1. Remove the load resistance, RL.
  2. IN is the SC current through the load terminals and
  3. RN is the resistance across the load terminals with all sources replaced by their internal resistances. Clearly RN = RTH.

Question No. 32: What does the term Power Factor shows?
Answer: The term cos φ is called the power factor and is an important parameter in determining the amount of actual power dissipated in the load. In practice, power factor is used to specify the characteristics of a load.
For a purely resistive load φ = 0 Degree, hence Unity Power Factor
For a capacitive type load I leads V, hence Leading power factor
For an inductive type load I lags V, hence Lagging power factor
Clearly, for a fixed amount of demanded power P, at a constant load voltage V, a higher power factor draws less amount of current and hence low I2R losses in the transmission lines. A purely reactive load where φ → 900 and cos φ → 0 will draw an excessively large amount of current and a power factor correction is required.

Question No. 33: What is the energy stored in the magnetic field of the inductor?
Answer: The formula for the energy stored in a magnetic field is E = ½ LI 2. The energy stored in a magnetic field is equal to the work needed to produce a current through the inductor. Energy is stored in a magnetic field.

Question No. 34: What is the function of Capacitor in Electrical Circuits?
Answer: A capacitor is a passive circuit element that has the capacity to store charge in an electric field. It is widely used in electric circuits in the form of a filter.

Question No. 35: What is DC Current source? Differentiate between ideal and non-ideal current sources
Answer: A current source, unlike the DC voltage source, is not a physical reality. However, it is useful in deriving equivalent circuit models of semiconductor devices such as a transistor. It can also be subdivided into ideal and non-ideal categories.

The Ideal Current Source By definition, an ideal current source that produces a current which is independent of the variations in load. In other words the current supplied by an ideal current source does not change with the load voltage.

Non-Ideal or Practical Current Source The current delivered by a practical current source falls off with an increase in load or load voltage.

Question No. 36: What does the term Super-mesh means?
Answer: A super-mesh exists when an ideal current source appears between two meshes of an electric circuit. In such a situation, like super-node, mesh equations are written for the meshes involved and added giving a single equation. Again, there would be one less equation than the number of variables (mesh currents) and hence a constraint equation is needed. This would be based on the magnitude of the ideal current source present between the two meshes and their mesh currents.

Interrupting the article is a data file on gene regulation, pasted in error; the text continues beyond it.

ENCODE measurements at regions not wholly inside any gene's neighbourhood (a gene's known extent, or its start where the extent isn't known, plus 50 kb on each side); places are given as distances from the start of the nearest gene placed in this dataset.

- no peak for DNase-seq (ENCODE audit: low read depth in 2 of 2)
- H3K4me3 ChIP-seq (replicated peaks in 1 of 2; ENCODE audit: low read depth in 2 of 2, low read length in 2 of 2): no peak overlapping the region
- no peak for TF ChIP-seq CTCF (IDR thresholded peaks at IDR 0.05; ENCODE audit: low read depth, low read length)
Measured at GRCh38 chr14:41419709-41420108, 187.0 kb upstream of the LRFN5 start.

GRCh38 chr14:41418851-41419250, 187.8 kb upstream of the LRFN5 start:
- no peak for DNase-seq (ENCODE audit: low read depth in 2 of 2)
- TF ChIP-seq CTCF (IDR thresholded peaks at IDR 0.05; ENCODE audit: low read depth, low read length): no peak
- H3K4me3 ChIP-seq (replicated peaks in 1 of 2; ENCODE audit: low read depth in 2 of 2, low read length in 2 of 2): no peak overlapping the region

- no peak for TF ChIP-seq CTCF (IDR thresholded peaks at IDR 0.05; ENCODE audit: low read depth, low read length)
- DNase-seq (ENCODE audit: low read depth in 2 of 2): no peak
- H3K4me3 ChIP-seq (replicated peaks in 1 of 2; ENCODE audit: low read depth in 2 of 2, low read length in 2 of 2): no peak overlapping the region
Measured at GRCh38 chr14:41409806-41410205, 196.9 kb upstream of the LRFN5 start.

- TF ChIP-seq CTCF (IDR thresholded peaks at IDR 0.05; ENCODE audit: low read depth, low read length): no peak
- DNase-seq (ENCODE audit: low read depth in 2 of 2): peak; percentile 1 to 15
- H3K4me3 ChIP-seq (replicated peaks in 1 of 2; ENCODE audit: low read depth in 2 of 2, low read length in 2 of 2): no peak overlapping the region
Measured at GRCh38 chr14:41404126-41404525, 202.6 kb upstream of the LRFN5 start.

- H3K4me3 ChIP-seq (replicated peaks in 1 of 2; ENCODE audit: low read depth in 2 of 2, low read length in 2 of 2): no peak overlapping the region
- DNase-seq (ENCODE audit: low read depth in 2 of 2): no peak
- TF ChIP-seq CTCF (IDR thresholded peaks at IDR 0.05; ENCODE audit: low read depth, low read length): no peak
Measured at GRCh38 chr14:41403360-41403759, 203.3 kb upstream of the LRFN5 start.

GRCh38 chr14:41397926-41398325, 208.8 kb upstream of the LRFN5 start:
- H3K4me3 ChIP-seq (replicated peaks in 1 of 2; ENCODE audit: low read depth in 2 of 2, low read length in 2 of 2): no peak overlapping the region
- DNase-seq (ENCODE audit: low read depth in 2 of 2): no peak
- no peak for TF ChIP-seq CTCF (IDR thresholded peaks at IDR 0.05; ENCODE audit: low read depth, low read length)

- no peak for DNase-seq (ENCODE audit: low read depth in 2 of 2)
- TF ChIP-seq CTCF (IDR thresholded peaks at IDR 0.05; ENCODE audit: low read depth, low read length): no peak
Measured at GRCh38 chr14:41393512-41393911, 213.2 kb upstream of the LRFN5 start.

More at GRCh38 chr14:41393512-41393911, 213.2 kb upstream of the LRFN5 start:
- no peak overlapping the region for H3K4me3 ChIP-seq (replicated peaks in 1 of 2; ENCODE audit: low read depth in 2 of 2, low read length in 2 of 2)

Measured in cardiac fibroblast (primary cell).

Question No. 37: How to calculate Energy stored in a capacitance?
Answer: Energy stored = ½ C V2 Joules, where C is in farads and V in volts

Question No. 38: How many Types of Circuit Loads are there in a Common Electrical Circuit?
Answer: A load generally refers to a component or a piece of equipment connected to the output of an electric circuit. In its fundamental form, the load is represented by any one or a combination of the following:
  1. Resistor (R)
  2. Inductor (L)
  3. Capacitor (C)
A load can either be of resistive, inductive or capacitive nature or a blend of them. For example, a light bulb is a purely resistive load where as a transformer is both inductive and resistive. A circuit load can also be referred to as a sink since it dissipates energy whereas the voltage or current supply can be termed as a source.

Question No. 39: Differentiate between ideal and non-ideal voltage sources?
Answer: The Ideal Voltage Source An ideal voltage source which has a terminal voltage which is independent of the variations in load. In other words, for an ideal voltage source, the supply current alters with changes in load but the terminal voltage, VL always remains constant. Non-Ideal or Practical Voltage Source For a practical source, the terminal voltage falls off with an increase in load current.

Question No. 40: What is the method to solve circuit using Source Transformation?
Answer: In an electric circuit, it is often convenient to have a voltage source rather than a current source (e.g. in mesh analysis) or vice versa. This is made possible using source transformations.
It should be noted that only practical voltage and current sources can be transformed. In other words, a Thevenin’s equivalent circuit is transformed into a Norton’s one or vice versa. The parameters used in the source transformation are given as follows.
Thevenin parameters: VTH, RTH =⇒ RN = RTH, IN = VTH/RTH
Norton parameters: IN, RN =⇒ RTH = RN, VTH = RN IN
Any load resistance, RL will have the same voltage across, and current through it when connected across the terminals of either source.

Question No. 41: Differentiate between Real and Apparent Power?
Answer: It is important to highlight that in AC circuits, the product of voltage and current yields the apparent power which is measured in volt-amperes or VA
KW which is also written ad Kilo-Watt is the real power that is actually converted to the useful work.
KVAR is also termed as Kilo-Volt Reactive this power is used for magnetic field excitation and flows back and forth between source and load.